Philip Park: Practical Plumber

Throughout Invisible Immigrants by Charlotte Erickson, I became increasingly curious about English immigrants who went into professional and clerical occupations and became town dwellers (as opposed to rural or industrial occupations). According to Erickson, these immigrants “broke more ties in emigrating”[i] than other English immigrants and neither held professional qualifications nor white collar jobs prior to emigrating.[ii] One English immigrant in particular that fits this category is Philip Park. I found him first using census data sorted by occupation and value of property. I was looking for someone like Park, an English immigrant who holds a profession and has some property. He appears on the U.S. Census in 1860 as a 38 year old plumber with a property value of $150.[iii] He again appears in the 1870 U.S. Census with an increased value of $4,400 and alongside his wife, Catharine, and his three daughters, Virginia, Gertrude, and Catharine.[iv]

This rise in wealth had to be addressed, but first I had to get a better understanding of Park and his family. Using Ancestry.com, I found that he and Catharine were married in 1856 in Alexandria.[v] This means Philip came to America a single man, which, according to Erickson, is true for other English immigrants entering professional positions. His three children were all born in the United States.[vi] In Figure 1, from Don De Bats project “Voting Viva Voce,” we can see where Philip and Catharine Park lived on the corner of Prince and S. Pitt Street in front of the bank and across the street from St. Paul’s Episcopal Church.[vii] He lived in the middle of town, which is where he also conducted his business.  Considering his wealth and advertisements in the Alexandria Gazette (see Figure 2), he was a well-known plumber.[ix]

philip-park-map-voting-viva-voce

Figure 1

(Courtesy of Don DeBats, Voting Viva Voce: Unlocking the Social Logic of Past Politics, University of Virginia, accessed September 20, 2016, http://sociallogic.iath.virginia.edu/.)

alexandria-gazette-advertisement-philip-park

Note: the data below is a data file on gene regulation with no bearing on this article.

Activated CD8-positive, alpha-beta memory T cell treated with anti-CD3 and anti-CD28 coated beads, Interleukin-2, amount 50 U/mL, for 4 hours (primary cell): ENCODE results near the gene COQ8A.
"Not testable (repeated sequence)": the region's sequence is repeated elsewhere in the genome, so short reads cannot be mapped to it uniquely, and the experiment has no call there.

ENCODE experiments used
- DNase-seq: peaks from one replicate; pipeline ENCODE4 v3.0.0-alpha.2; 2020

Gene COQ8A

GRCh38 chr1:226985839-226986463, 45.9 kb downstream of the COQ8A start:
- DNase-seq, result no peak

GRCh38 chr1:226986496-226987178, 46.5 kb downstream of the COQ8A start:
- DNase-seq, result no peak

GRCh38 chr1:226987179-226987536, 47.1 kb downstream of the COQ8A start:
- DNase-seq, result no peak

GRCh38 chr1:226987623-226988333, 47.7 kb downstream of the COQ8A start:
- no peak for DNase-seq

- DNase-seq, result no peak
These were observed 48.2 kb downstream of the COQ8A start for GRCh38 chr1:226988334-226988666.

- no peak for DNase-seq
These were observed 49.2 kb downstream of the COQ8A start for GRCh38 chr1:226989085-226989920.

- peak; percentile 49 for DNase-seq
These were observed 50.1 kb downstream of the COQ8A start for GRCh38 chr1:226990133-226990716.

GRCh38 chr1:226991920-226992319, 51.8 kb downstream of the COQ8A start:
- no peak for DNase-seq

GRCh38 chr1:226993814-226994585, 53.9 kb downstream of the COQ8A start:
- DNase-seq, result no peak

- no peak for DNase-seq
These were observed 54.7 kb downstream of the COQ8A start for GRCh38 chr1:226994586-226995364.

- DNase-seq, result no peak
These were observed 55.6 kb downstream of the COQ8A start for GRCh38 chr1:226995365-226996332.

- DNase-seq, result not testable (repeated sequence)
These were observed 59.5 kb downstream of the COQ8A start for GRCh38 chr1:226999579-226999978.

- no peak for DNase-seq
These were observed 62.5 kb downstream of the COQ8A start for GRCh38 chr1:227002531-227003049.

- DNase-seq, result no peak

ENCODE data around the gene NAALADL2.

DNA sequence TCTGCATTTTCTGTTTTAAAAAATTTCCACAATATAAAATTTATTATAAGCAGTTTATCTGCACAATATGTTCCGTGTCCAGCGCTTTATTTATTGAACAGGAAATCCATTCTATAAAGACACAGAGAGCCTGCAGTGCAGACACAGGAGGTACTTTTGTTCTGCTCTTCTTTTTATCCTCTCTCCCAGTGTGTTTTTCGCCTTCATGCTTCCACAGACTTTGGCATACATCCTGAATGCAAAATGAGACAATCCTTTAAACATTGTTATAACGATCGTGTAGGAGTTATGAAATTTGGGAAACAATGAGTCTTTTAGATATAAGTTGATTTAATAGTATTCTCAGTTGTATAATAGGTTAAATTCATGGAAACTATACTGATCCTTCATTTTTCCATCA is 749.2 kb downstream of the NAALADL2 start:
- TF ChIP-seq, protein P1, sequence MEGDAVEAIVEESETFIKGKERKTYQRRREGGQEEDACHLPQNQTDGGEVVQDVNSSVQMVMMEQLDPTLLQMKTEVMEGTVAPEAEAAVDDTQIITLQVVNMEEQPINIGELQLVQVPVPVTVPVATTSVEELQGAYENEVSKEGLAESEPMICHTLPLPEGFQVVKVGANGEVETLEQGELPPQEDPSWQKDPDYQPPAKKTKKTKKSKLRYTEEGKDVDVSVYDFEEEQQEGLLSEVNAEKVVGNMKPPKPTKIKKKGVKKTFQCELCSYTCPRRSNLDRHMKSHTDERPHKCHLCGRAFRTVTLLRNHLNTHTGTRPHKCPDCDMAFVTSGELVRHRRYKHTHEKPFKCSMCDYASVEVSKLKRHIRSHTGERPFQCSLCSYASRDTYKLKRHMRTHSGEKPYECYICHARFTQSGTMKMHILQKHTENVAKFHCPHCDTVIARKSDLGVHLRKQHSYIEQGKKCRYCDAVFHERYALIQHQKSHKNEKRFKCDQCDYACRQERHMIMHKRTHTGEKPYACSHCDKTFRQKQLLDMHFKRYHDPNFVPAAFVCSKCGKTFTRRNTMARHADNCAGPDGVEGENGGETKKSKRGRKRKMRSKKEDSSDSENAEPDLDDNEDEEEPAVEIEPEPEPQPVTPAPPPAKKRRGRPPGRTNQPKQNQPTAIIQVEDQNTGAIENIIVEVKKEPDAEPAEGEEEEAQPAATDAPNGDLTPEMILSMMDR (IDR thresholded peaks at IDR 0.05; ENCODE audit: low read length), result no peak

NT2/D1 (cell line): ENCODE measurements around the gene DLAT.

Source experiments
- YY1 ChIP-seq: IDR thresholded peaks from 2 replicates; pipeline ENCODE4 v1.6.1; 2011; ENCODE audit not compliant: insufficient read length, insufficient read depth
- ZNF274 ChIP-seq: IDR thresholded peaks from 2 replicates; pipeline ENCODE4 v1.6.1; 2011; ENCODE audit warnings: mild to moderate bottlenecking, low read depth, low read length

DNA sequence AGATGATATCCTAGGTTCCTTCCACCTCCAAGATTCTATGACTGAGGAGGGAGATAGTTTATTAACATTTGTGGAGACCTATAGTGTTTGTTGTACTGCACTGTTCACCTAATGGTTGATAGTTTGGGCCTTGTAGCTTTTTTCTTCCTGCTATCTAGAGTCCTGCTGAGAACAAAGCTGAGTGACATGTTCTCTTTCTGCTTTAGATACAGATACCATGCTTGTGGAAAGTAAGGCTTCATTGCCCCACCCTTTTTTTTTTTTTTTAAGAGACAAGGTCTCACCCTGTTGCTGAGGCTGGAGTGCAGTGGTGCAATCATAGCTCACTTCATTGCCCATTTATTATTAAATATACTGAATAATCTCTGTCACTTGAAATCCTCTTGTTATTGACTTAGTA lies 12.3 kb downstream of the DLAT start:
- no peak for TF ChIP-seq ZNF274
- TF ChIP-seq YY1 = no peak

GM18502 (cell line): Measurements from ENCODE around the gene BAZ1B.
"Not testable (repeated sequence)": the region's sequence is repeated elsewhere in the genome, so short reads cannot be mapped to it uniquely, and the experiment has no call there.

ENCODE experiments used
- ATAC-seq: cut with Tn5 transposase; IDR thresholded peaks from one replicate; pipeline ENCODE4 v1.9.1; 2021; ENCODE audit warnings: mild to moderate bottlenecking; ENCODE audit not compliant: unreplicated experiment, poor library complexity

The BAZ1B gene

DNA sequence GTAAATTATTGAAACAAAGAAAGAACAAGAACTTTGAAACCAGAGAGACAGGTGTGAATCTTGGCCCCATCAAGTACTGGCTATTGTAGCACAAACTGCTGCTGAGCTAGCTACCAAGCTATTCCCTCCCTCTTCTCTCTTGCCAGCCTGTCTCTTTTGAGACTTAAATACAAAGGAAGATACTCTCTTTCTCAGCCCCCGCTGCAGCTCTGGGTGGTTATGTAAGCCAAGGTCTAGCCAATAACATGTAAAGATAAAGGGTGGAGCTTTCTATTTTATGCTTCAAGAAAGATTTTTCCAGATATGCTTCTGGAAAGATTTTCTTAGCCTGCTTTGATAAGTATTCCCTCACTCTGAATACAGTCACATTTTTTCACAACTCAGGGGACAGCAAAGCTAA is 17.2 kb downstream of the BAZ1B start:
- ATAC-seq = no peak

Figure 2

(Courtesy of “Philip Park, Practical Plumber” Alexandria Gazette, July 14, 1868. Accessed September 21, 2016, Chronicling America: Historic American Newspapers, Library of Congress.)

There is a lot we cannot understand about Philip Park and his family due to the limitations of data. However, as typical in history, there are things about Park that can be explained although not proven. Park’s considerable rise in wealth between 1860 and 1870, from $150 to $4,400, is striking. In comparison to other business owners on the 1860 U.S. Census, Park held much more property value in 1870.  I tried finding him in tax records or any mention of his involvement with the Union in newspapers and I could not. However, it is possible that his ties to the Union, if they existed, allowed him to be successful in a time of war.

[i] Charlotte Erickson, Invisible Immigrants: The Adaptation of English and Scottish Immigrants in Nineteenth-Century America (Coral Gables: University of Miami Press, 1972), 395.

[ii] Ibid.

[iii] 1860. U. S. Census (Population Schedule), Alexandria,Virginia, Philip Park, line 17, digital image, accessed September 22, 2016, http://www.ancestry.com/.

[iv] 1870. U. S. Census (Population Schedule), Alexandria, Virginia, Philip Park, line 7, digital image, accessed September 22, 2016, http://www.ancestry.com/.

[v] Ancestry.com. “Virginia, Select Marriages, 1785-1940,” Provo, UT, USA: Ancestry.com Operations, http://search.ancestrylibrary.com/cgi-bin/sse.dll?viewrecord=1&r=5542&db=FS1VirginiaMarriages&indiv=try&h=4208629.

[vi] 1870. U. S. Census (Population Schedule), Alexandria, Virginia, Philip Park, line 7, digital image, accessed September 22, 2016, http://www.ancestry.com/.

[vii] Don DeBats, Voting Viva Voce: Unlocking the Social Logic of Past Politics, University of Virginia, accessed September 20, 2016, http://sociallogic.iath.virginia.edu/.

[viii] “Philip Park, Practical Plumber” Alexandria Gazette, July 14, 1868. Accessed September 21, 2016, Chronicling America: Historic American Newspapers, Library of Congress.

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